The wine industry in northern Michigan is bigger than ever, and vineyards are popping up everywhere you look. It's a business that has a multi-million dollar impact on the state, and is expected to continue to grow. Winemakers on the Leelanau Peninsula say the region is great for grapes; the snow insulates the vines, the peninsulas are surrounded by water, and the summer sunshine doesn't hurt either.
9&10's Sara Simnitch and photojournalist Jeremy Erickson go from vine to wine, talking to Mark Carlson of Silver Leaf, Larry Mawby of L Mawby and Andrew McFarlane of Leelanau.com and the Leelanau Wine Trail in this special report:
4-H members from across the county will gather at Suttons Bay High School on Saturday, April 6th, from 9:30 a.m. until 2:00 p.m. for their annual 4-H showcase. The public is invited and encouraged to participate.
The 4-H Expo features educational displays, live animals, chess matches and demonstrations by 4-H members. The 4-H clubs will also offer a variety of fun, hands-on activities for visitors of all ages.
Each year the members take on a community project, reflecting the 4-H philosophy of service to others. This year, members and the public are invited to bring individually wrapped child friendly foods like fruit snacks, cheese and crackers packs, fruit cups, cans of tuna, chicken or soup, small boxes of cereal, etc. to donate to an organization in our area called "Blessings in a Backpack". This organization feeds local children on weekends during the school year.
The 4-H Expo is free and open to the public. Lunch concessions will be available onsite. For further information contact the Leelanau MSU Extension office at 256-9888.
Discussion is percolating about developing the Commons into a regional food hub, with a year-round indoor farmer's market, processing centers and even a restaurant incubator with test kitchens — all housed in a building that used to prepare food for hospital patients and staff.
J.T. "Chip" Hoagland of Cherry Capital Foods in Traverse City is part of an ad-hoc group led by the Northwest Michigan Council of Governments, a regional economic planning organization.
"There's a warehouse and bakery building that had lots of coolers that was the centerpiece for food production on campus," Hoagland said. "The basic configuration is there."
One function for the potential food hub: Supplying the Traverse City Area Public Schools with fresh, locally grown fruits and vegetables.
Rob Sirrine, an educator with the Michigan State University Extension in Grand Traverse County and a champion of using the Commons as a food hub, said equipment is going to be purchased in the next three months that will process locally produced food and deliver it to the schools by this fall. For now, the processing will happen at Cherry Capital Foods, with a shift to the Commons if funding from a state grant goes through.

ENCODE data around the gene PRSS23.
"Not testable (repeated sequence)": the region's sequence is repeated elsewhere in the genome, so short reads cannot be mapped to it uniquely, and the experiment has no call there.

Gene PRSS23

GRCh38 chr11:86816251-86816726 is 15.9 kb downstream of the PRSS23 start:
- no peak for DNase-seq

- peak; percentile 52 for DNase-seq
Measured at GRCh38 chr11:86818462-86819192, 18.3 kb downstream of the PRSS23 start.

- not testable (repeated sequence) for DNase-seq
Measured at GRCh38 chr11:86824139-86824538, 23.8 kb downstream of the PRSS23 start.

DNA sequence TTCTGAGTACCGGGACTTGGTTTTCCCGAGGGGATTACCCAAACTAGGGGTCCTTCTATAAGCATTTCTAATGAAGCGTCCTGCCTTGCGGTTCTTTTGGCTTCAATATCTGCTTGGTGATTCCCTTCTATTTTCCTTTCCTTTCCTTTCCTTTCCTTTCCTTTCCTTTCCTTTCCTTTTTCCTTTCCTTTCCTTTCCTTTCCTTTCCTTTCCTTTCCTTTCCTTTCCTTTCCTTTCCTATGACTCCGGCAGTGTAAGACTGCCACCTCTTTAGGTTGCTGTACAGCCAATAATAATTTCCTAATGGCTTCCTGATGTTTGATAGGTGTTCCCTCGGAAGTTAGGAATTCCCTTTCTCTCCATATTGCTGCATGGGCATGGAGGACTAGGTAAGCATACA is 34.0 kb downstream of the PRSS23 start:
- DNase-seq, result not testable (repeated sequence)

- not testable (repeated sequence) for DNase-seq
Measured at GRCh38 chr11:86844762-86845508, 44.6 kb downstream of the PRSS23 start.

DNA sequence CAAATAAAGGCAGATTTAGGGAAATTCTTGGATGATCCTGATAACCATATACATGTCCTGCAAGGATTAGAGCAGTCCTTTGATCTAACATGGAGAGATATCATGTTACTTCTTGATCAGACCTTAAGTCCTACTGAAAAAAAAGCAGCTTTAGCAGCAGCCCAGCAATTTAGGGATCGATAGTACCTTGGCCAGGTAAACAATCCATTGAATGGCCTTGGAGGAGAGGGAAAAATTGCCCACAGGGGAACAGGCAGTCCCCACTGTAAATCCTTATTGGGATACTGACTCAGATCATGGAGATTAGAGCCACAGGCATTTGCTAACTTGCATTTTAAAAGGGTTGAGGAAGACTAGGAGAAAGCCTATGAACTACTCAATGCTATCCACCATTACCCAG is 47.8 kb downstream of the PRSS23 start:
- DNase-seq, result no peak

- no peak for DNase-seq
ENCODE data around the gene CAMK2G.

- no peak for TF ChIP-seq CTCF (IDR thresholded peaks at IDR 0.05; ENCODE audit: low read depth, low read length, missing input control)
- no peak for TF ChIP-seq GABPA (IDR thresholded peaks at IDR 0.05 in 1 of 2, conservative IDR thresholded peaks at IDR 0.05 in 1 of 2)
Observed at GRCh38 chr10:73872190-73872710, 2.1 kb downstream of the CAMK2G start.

Read on for more about plans for the Grand Traverse Regional Market.
"What does this have to do with Leelanau?" you might ask. It's pretty simple - Leelanau is one of the farming engines that's driving our regional local food economy and efforts like this help small farmers get good prices for their food and get that food to consumers!
On November 27th at the Suttons Bay High School Auditorium, the Farm Labor Task Force of Leelanau Unit, League of Women Voters Grand Traverse Area, will show the film American Harvest followed by a panel discussion with representatives from the local agricultural community. Light refreshments at 6:00 PM. Film at 6:30 PM.
The documentary American Harvest portrays the truth about agriculture and migrant labor in the United States at the present time. In a series of candid interviews with farmers and farm workers from Florida to Maine the viewer objectively learns the facts and dispels the myths connected with migrant farm workers. The suggested donation for the event is $5. The public is invited.
This presentation has been organized as a follow up to the Leelanau Unit, LWVGTA's year long study on the past, current and proposed employment methods and work visa programs used by agricultural employers in our area. Invite colleagues, friends and all others you think would like to know more about the challenges our agricultural employers face finding skilled workers.
The farmers market will showcase local fruits and vegetables and other locally made products. This market is open to the public and all products are available for sale. Please stop by to support local farmers and the Leland Public Schools.
For further information contact MSU Extension at 231-256-9888 or firstname.lastname@example.org.
UpNorthLive's Brody O'Connell has a report on the 2012 vintage that says that our grapes are running about 2 weeks ahead of usual thanks to the warm weather thusfar:
Northern Michigan vineyards are looking surprisingly full for this time of year. In fact, they are developing two weeks ahead of schedule.
High temperatures and sun-filled days have set the stage for what wine makers are projecting to be a banner season.
“It sets us up for being able to get all of our fruit ripe. It’s going to make for some really nice red wines. Usually we are crunched up against the end of the picking season into the cold weather to get those where we want them, so we're looking forward to excellent reds and prefect quality in white wines,” said Doug Matthies, owner, Big Paw Vineyard Services.
The Leelanau Enterprise reports that in addition to making it a rough winter for those who depend on snow for winter sports, the lack of snow this winter is proving troubling for wine grape growers. They talked with Charlie Edson: